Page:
Tuesday, February 28, 2006

Religion & Science 1

From religion to science

When religion tries to become scientific a couple of outcomes seem likely.
1. Religion chooses which facts and studies to accept, becoming at most a pseudo science. Intelligent design defense seems to fit in here. Proponents use the science label to justify and proof text positions..
2a. Rationalism is mistakenly presented as science. Thus people who say religion is scientific are at best saying it is rational. Historicity approaches to religion seem a good example of this. The more one values the simple edge of Okam's razor, the more religion is seen as a useful myth. (Here I mean rationalism as the attempt to make things logically consistent with what is currently accepted)
2b. On a similar note, a few may confuse philosophical consistency with scientific truth. Thus they may propose that they are scientifically studying a world that is, in large part, hidden from us. Few people would really accept philosophy as real science.
3. Religion uses scientific methodology as a basis for revelation. Scientists get up in arms because results are always extremely contextual, scientifically unreliable, and inherently corrupt. Using these results could lead to patently false conclusions (the tooth fairy is a real entity).

There are probably a few other categories of outcomes. The first seems inherently distasteful to me. I have never been overly fond of proof texting and self justification. Apologetics certainly has place in a PR world, but it is poor way to discover anything useful.

The second is probably much more diverse that I have indicated. Since I accept that the conclusions of religion are improbable (although certainly not impossible), I tend to think attempts at complete rationalization have severe restrictions due to their inability to deal with vagueness.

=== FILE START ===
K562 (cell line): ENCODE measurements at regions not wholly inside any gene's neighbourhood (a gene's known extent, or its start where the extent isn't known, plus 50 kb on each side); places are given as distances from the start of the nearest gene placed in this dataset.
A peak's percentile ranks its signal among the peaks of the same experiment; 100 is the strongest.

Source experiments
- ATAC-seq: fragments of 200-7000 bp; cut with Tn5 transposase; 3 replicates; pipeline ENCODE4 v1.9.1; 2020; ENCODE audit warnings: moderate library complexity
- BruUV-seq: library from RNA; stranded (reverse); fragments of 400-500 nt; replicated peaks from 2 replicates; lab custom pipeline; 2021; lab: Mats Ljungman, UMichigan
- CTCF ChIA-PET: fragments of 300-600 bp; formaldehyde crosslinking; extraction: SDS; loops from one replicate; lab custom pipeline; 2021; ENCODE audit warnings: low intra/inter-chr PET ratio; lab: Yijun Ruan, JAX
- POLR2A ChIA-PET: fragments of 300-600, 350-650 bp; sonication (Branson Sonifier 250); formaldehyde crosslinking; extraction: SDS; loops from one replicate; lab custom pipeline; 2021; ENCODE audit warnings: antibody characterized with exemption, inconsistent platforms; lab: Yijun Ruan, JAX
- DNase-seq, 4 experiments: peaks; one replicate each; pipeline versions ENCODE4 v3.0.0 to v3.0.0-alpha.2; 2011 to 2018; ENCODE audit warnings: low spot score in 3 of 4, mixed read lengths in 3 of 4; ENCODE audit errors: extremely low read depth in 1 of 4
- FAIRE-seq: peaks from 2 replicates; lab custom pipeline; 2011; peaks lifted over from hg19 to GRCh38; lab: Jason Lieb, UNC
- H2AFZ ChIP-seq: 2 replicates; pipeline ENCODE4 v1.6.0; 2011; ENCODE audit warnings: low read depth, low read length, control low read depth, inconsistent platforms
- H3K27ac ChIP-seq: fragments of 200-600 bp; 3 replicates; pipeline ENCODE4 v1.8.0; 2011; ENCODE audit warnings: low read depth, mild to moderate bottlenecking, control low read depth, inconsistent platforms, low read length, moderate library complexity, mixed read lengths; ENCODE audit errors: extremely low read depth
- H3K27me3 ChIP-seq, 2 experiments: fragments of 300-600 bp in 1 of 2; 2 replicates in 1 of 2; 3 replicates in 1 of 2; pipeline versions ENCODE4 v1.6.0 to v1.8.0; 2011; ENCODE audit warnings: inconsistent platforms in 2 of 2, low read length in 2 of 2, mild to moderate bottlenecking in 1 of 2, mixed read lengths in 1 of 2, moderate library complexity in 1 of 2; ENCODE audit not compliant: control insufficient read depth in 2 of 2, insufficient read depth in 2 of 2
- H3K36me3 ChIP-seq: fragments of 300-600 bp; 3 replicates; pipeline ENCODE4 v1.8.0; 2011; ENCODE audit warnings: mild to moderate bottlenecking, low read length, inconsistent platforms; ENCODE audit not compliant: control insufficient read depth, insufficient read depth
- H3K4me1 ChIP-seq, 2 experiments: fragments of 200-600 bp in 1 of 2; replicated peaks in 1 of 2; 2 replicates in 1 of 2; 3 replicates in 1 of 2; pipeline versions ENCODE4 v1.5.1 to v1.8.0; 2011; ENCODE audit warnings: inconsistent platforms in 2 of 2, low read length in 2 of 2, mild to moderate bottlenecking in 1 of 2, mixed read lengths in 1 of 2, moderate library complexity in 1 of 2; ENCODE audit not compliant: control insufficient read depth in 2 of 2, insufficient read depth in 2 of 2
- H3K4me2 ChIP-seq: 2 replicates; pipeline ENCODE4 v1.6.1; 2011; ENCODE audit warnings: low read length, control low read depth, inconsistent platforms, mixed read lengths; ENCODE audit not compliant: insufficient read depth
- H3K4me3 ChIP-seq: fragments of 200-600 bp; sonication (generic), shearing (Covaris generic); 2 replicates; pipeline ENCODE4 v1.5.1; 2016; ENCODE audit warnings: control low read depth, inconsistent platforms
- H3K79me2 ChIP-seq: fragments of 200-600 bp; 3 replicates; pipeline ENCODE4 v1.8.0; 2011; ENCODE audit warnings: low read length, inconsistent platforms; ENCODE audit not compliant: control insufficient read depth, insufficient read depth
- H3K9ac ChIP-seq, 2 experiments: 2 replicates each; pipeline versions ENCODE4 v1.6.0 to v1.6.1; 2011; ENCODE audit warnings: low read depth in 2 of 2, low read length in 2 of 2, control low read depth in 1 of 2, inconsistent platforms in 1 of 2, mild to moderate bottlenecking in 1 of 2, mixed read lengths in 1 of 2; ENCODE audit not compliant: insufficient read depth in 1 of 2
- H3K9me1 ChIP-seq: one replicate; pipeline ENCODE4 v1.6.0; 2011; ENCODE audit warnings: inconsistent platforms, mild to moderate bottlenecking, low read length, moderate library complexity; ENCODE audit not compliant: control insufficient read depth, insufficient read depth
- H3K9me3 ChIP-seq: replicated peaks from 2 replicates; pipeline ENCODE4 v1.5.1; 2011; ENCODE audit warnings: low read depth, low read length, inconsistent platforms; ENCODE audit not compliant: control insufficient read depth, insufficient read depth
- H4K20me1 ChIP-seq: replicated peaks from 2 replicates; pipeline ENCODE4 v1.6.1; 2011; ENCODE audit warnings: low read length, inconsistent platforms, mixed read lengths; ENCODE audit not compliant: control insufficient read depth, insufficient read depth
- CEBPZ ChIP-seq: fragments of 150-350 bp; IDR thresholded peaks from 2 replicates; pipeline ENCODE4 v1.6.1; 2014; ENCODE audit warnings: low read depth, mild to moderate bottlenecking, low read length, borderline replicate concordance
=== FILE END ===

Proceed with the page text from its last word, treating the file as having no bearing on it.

I am rather partial to the third. While it certainly can lead to compartmentalization of truth (ie my revelations don't apply to everday life, and scientific conclusions can be superceded), I don't think it has to. The problem seems to be how we view reality, and how willing we are to let in data that could lead to erroneous conclusions. Science is based on using data that is acceptable to everyone. While certainly dependable, it may be limiting to assume all things can be so universal.

Are there any other general categories of outcomes that can be expected if a religion tries to become scientifically based?


Clark Goble said...

It's an interesting question.

One you didn't put out is the idea that religious claims are held as tentative awaiting scientific falsification but which have weak support.

In this way they'd be akin to say evolution in the 19th century or string theory today. The fact is that not all scientific beliefs are yet established scientifically.

chris g said...

Yeah, that sounds pretty much like what I was getting at. One possible difference though is that some beliefs, in effect can change experienced reality. Thus dealing with a non relative frame of reference is impossible. In effect, this is what science portends. It assumes an absolute, or at least slowly changing background. In this way it is able to discover reality - things that are unchanging.

I find this conclusion rather ironic since some of the people that hate absolutism seem to find no fault with it in science.

Clark Goble said...

BTW Chris, you might find that MP3 from Herbert Dreyfus interesting to listen to. It's philosophy but not the boring arcane and technical kind. They also are talking a lot about embodiment and long distant learning, sort of like what you do.